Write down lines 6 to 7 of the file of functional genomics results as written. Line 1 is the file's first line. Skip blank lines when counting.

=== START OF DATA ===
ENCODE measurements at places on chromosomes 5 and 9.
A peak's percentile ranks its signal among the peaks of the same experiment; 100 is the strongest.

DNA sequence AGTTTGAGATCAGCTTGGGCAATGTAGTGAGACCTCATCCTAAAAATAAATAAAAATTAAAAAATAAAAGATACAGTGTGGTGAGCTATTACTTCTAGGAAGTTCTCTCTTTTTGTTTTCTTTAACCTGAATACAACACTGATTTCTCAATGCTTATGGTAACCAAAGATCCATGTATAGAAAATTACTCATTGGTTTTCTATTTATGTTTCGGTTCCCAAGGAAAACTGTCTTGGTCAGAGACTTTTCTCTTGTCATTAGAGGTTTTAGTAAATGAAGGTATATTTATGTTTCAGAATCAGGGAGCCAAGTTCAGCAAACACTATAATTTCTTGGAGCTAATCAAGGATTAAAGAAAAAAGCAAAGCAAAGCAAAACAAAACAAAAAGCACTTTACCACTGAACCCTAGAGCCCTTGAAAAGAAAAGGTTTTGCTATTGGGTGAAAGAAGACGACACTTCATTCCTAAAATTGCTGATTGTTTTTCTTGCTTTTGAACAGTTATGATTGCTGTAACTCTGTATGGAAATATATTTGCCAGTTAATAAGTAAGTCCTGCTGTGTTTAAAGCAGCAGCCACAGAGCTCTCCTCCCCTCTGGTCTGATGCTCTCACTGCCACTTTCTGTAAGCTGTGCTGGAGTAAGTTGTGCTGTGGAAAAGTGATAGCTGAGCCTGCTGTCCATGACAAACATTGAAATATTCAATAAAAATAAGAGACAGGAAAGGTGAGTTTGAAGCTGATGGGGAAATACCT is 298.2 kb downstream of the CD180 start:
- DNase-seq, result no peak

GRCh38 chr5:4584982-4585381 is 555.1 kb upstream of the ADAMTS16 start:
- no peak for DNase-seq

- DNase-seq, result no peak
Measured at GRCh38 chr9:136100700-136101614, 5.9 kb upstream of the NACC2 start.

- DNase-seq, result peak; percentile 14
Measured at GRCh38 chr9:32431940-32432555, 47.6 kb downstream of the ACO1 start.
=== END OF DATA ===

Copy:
- no peak for DNase-seq

- DNase-seq, result no peak